Sunday, September 16, 2012

PadCampAkld Reflection



Giving up a Saturday to embark on professional learning with no real agenda set, may seem a bit daunting, but the EduCamp type unconference is a great way to meet and network with teachers who have similar passions and interests.  This past Saturday was the iPad version of EduCamp.  Having attended the previous EduCamp at Stonefields - I was excited to attend an iPad specific event.

As with the last EduCamp, the experience has given me even more to think about, from the set-up to the role these tools play in our students learning.  Here are the main points of interest:

Determining the role that iPads have at your school is a crucial first step and one I wish we had thought a lot more about and had a clear definition for staff.  I see there being two main purposes for the iPad in the classroom and although each purpose may cross over, clearly  defining the devices role will affect the set-up and management of the device in the classroom.
Teacher iPad: some schools issue each teacher with an iPad.  Teachers use this to collect assessment data and keep anecdotal notes on students.  Staff have their emails set-up and it is predominately used for the teacher, although, like staff laptops, students sometimes use these.
Student iPad: The role of the iPad in the classroom for students is all based around student learning.  All apps on the iPad are for student learning and students these apps on the iPad to capture student voice.  The set-up of these iPads may have specific settings disabled according to the schools' e-learning philosophy.

We have not been very clear in our school about the role of the iPads in the classroom.  Some people have the iPads set-up solely for student learning, with no teacher-specific apps on them.  Others have a hybrid version with staff mail being set-up on the iPads, notes from PD courses, then students using the iPads for learning during the school day.  On top of this, we have teachers with apps/ features enabled for their own children (when they take them home), some even have another (personal) iTunes account on the class iPads - is this good practice?  So the role of the iPads in our school are not clearly defined and although I don't like a lot of rules, think this is an important step to take.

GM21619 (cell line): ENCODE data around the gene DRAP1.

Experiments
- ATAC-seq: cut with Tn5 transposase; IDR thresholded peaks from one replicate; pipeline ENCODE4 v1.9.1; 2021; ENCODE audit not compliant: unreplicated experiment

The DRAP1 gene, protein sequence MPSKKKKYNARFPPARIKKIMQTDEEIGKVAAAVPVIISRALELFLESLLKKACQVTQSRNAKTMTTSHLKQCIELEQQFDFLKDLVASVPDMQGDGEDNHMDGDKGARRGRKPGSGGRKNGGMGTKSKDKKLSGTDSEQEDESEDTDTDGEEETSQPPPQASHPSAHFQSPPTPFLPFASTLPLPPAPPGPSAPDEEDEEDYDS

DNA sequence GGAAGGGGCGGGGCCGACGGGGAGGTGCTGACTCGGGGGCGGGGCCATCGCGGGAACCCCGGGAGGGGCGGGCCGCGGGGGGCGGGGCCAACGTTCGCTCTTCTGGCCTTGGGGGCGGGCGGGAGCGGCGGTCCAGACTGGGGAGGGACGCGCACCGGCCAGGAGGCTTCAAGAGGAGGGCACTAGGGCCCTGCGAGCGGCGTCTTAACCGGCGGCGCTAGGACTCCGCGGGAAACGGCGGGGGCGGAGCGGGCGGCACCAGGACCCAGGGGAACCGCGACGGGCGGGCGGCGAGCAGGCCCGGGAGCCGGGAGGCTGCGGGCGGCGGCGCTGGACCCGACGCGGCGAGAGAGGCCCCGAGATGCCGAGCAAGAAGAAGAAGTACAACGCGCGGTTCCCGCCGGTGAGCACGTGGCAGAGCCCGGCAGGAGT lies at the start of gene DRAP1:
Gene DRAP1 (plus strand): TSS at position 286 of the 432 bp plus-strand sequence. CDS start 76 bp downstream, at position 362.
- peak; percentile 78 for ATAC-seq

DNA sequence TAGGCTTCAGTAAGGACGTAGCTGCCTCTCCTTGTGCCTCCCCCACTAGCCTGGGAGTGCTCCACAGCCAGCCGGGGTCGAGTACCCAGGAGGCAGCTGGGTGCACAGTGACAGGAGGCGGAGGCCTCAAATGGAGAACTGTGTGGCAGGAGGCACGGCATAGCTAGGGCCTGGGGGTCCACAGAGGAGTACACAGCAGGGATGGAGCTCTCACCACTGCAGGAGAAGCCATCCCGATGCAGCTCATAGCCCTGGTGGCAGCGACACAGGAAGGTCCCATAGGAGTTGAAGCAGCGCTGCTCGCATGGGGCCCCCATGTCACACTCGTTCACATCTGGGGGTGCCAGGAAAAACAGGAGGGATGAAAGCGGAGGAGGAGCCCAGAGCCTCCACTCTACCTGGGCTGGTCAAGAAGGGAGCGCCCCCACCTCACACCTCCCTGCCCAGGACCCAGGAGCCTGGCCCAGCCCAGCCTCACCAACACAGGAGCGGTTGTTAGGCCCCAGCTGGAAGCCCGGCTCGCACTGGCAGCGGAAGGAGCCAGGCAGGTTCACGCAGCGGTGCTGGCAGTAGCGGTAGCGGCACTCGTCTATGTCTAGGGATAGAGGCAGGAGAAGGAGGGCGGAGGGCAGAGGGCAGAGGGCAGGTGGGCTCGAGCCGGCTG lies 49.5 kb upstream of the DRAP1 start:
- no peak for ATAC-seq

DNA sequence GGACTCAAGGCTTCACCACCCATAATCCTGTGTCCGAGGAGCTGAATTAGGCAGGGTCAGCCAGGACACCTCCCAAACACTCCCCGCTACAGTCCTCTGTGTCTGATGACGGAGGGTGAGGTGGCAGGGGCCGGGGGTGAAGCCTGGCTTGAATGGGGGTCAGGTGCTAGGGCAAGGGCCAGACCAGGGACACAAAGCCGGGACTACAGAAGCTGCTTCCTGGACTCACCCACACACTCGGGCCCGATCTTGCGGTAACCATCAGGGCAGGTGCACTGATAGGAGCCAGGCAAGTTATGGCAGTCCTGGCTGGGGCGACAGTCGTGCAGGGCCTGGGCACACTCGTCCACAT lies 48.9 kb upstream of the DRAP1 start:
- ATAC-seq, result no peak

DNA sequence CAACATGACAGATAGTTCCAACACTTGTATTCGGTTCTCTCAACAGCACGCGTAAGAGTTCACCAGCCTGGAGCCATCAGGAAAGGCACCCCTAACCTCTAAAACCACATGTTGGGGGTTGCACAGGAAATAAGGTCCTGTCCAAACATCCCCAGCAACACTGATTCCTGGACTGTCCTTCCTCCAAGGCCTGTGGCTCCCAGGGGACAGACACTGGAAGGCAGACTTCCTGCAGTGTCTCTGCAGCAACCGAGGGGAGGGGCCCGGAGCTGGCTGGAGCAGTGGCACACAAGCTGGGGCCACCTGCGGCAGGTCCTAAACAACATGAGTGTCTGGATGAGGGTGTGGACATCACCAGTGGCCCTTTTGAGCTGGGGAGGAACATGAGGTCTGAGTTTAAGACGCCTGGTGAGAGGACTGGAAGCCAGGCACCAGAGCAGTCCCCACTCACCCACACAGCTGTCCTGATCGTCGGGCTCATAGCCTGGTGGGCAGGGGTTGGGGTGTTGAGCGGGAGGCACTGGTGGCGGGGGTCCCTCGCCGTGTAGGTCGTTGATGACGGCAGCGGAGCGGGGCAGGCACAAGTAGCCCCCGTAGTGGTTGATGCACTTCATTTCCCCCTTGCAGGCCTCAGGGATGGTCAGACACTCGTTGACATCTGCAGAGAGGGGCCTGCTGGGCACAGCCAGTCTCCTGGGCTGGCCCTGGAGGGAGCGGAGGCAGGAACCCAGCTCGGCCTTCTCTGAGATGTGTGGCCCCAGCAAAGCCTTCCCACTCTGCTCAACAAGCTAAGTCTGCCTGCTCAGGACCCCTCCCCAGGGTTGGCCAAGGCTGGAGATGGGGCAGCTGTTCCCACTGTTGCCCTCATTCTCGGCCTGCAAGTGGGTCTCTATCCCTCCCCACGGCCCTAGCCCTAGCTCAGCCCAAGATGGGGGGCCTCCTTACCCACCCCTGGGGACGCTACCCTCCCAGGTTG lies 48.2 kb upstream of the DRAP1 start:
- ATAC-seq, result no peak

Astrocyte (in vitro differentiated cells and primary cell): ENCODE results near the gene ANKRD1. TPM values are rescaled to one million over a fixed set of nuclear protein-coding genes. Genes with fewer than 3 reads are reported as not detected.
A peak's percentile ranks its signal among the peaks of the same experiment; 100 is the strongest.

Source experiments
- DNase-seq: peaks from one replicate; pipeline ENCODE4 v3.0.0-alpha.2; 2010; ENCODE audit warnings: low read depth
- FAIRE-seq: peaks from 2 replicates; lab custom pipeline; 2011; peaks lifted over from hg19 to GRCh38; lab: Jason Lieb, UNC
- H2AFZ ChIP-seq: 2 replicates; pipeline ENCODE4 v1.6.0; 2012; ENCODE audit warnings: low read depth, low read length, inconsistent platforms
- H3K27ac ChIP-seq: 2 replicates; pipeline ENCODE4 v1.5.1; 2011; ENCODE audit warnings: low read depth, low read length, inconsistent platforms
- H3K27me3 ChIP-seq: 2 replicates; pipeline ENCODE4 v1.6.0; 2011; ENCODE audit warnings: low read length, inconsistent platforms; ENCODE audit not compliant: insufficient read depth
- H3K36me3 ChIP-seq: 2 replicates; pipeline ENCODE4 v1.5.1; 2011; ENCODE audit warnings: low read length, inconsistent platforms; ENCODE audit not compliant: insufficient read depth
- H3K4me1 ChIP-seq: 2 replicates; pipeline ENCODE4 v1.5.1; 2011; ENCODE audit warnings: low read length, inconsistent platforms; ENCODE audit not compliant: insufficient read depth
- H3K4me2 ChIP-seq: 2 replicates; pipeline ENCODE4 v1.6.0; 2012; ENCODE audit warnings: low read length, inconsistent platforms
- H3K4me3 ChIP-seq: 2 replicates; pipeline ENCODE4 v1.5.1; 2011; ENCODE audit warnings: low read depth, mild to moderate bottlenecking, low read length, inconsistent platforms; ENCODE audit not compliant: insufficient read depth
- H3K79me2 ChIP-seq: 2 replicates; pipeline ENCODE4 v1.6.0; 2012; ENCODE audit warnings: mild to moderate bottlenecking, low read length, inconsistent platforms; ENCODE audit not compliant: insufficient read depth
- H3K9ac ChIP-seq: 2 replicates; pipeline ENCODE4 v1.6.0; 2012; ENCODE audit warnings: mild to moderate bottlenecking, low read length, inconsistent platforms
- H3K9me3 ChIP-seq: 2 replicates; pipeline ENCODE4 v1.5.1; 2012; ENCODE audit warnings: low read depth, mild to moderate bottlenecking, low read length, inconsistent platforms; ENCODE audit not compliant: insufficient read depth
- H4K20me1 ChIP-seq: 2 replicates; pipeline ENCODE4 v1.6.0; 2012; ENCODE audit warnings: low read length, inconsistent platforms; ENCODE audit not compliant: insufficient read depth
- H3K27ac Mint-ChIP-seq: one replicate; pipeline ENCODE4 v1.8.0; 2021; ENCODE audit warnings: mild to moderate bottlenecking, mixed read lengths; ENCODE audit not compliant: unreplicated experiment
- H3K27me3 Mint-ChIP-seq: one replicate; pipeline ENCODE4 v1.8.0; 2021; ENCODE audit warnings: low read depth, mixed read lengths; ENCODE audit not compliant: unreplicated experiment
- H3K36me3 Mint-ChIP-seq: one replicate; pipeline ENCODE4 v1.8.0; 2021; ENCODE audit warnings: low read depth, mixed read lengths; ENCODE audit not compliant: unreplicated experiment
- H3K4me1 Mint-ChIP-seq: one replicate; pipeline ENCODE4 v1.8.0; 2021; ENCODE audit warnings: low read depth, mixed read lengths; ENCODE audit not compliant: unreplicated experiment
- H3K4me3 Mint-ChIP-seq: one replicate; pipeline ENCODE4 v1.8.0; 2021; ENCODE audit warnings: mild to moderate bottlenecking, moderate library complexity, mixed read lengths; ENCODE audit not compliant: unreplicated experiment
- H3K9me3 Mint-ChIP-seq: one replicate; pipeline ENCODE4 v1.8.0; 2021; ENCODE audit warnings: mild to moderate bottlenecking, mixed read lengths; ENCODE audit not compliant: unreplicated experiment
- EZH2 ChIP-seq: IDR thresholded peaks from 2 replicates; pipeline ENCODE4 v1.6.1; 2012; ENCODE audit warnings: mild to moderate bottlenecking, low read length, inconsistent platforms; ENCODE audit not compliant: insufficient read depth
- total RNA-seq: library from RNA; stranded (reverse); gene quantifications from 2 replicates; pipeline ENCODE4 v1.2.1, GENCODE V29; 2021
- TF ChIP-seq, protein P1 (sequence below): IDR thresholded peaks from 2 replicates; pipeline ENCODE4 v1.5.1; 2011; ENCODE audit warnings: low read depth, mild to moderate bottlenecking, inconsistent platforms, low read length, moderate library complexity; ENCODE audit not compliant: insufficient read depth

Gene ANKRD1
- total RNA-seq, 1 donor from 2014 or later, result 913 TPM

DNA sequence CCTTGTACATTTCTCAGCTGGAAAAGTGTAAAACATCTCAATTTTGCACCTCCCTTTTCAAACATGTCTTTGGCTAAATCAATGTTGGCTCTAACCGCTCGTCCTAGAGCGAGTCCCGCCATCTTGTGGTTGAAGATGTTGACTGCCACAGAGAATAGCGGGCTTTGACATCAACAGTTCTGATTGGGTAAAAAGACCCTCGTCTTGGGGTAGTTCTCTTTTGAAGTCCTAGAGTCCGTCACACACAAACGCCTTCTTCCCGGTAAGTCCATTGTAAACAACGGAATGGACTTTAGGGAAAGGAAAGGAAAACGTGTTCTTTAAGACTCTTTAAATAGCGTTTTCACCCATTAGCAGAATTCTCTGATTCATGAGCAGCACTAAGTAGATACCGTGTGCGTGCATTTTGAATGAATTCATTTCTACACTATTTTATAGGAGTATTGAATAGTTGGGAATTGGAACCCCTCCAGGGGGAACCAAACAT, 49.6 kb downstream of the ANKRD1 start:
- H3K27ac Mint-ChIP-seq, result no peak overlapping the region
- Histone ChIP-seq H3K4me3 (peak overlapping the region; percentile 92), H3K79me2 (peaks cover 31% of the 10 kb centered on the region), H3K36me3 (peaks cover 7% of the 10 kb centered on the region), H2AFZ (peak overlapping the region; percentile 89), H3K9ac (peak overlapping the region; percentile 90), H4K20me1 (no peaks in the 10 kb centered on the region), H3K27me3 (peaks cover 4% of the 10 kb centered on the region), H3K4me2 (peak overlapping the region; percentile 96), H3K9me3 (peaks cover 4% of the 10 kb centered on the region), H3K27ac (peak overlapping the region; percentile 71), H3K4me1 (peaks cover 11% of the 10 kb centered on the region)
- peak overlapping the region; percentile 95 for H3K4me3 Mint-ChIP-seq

Our staff have full access to the App store.  Being able to download anything (as long as they have $'s left) they want.  We have no criteria set and no evaluative process.  On one hand this allows staff to find and install apps when they need then, on the other hand, iPads end up with hundreds of apps that are unused or apps that are similar (e.g. 5 different interactive whiteboards!)

So with all that said and learnt - what is next?
I think a re-definition of the role the iPads play in our classrooms (specific to our school) would be hugely beneficial.  Do we have a nominated teacher iPad, where staff can enable certain features or are they all going to be defined as student learning tools?
We have had a term to 'play' with multiple iPads in the classroom and staff are getting to grips with the management of these.  We have discussed moving from playing to deliberate acts of teaching and learning.  Some staff are well down the road of using the iPads to collaborate and share student voice, but some are still (unfortunately) using them as a digital worksheet.

So How?
Having had a term to get used to multiple iPads and apps, I know I have a handful that we (the students in the class) use all the time. Sitting down in planning teams (year group based e.g. year 5's) and deciding (as a team) the apps that clearly capture student voice, that should be on the iPads.  We need use evidence based on the pedagogy of learn, create, share to justify an app being on the iPads.  This will hopefully get teachers to think critically about apps and ask the question: how does this capture student voice and is so, how can this information be used?